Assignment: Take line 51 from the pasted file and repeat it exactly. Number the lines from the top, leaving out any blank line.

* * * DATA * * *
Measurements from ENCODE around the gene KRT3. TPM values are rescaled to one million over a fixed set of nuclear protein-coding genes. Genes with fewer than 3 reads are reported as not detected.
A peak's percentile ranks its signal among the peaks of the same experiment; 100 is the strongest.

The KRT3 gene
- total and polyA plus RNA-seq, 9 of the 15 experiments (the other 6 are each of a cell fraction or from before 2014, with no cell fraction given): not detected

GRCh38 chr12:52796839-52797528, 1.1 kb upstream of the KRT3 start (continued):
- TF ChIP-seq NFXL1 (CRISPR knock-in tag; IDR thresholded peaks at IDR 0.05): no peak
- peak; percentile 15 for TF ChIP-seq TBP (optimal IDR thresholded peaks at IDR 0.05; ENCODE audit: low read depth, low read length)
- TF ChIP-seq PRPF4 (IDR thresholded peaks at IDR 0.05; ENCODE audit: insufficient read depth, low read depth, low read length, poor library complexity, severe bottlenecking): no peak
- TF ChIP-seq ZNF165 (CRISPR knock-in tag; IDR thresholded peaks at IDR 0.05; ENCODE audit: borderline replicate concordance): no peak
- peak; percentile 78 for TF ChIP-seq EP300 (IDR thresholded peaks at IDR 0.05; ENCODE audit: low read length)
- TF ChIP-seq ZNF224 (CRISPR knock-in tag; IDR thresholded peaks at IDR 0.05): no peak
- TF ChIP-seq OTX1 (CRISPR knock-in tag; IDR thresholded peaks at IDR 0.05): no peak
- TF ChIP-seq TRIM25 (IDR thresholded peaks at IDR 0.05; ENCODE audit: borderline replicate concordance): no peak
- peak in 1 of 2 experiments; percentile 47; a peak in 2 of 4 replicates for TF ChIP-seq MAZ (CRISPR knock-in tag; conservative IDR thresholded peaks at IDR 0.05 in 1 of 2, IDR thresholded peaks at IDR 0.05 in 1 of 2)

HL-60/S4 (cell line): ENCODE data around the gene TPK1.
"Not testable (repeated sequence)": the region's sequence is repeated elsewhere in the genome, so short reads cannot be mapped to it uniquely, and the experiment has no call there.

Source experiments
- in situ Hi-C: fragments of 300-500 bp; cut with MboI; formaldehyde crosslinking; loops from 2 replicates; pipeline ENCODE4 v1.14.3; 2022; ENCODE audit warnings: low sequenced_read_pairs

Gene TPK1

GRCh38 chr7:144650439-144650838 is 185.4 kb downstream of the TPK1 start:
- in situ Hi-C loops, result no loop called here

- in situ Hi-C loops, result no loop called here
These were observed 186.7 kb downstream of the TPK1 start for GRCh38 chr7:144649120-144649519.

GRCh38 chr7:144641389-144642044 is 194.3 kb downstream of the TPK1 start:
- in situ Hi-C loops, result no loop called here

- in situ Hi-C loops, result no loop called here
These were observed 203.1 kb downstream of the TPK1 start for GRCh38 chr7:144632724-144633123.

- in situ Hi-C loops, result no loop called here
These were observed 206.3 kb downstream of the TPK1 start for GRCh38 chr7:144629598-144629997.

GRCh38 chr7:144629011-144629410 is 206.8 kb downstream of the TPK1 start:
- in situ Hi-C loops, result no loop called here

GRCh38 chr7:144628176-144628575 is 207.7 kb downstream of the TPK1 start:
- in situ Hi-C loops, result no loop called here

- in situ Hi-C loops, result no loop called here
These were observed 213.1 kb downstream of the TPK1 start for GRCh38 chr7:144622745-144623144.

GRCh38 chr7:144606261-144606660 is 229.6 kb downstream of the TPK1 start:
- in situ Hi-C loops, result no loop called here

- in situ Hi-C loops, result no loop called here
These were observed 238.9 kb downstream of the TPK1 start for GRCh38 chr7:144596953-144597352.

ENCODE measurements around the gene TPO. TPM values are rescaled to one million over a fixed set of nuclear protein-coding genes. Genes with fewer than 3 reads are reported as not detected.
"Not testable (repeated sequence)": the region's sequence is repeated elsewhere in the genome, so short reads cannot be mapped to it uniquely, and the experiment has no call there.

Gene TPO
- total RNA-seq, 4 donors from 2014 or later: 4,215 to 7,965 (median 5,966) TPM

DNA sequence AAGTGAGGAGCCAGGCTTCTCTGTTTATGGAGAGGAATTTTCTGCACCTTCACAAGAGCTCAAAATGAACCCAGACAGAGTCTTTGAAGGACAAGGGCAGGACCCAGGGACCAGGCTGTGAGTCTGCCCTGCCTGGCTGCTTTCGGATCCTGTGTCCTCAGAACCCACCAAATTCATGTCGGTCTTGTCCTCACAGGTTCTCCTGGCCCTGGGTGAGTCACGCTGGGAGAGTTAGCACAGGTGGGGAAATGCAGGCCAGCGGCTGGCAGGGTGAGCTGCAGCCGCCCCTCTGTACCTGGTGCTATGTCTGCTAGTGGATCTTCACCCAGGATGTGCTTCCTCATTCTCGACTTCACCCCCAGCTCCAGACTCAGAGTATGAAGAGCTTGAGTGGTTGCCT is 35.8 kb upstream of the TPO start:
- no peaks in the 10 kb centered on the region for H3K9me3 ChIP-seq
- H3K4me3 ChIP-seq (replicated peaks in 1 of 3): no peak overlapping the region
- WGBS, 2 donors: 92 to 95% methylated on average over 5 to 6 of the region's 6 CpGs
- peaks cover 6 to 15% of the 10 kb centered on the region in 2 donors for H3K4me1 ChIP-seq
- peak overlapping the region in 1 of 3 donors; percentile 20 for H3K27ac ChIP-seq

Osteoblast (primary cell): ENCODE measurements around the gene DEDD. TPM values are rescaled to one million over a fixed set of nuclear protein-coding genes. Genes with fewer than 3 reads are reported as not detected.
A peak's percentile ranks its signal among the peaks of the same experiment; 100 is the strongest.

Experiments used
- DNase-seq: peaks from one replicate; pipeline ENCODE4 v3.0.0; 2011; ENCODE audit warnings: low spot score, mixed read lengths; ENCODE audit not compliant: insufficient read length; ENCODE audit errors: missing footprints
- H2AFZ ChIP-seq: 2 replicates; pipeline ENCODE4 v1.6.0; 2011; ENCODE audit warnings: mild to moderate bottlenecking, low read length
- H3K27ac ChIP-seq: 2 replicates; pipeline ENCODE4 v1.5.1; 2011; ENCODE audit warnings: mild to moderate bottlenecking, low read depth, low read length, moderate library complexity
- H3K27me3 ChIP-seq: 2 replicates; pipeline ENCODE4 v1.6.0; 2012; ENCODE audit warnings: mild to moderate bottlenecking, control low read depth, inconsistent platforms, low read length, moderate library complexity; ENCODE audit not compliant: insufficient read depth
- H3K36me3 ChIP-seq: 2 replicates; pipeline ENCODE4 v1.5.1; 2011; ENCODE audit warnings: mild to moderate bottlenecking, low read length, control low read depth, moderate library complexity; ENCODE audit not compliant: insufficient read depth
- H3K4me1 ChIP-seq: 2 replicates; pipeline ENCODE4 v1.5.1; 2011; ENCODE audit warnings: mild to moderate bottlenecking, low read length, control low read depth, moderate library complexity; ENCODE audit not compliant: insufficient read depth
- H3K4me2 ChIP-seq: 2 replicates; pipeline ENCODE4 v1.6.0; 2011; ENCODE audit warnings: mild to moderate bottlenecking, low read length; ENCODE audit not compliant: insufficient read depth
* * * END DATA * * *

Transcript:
A peak's percentile ranks its signal among the peaks of the same experiment; 100 is the strongest.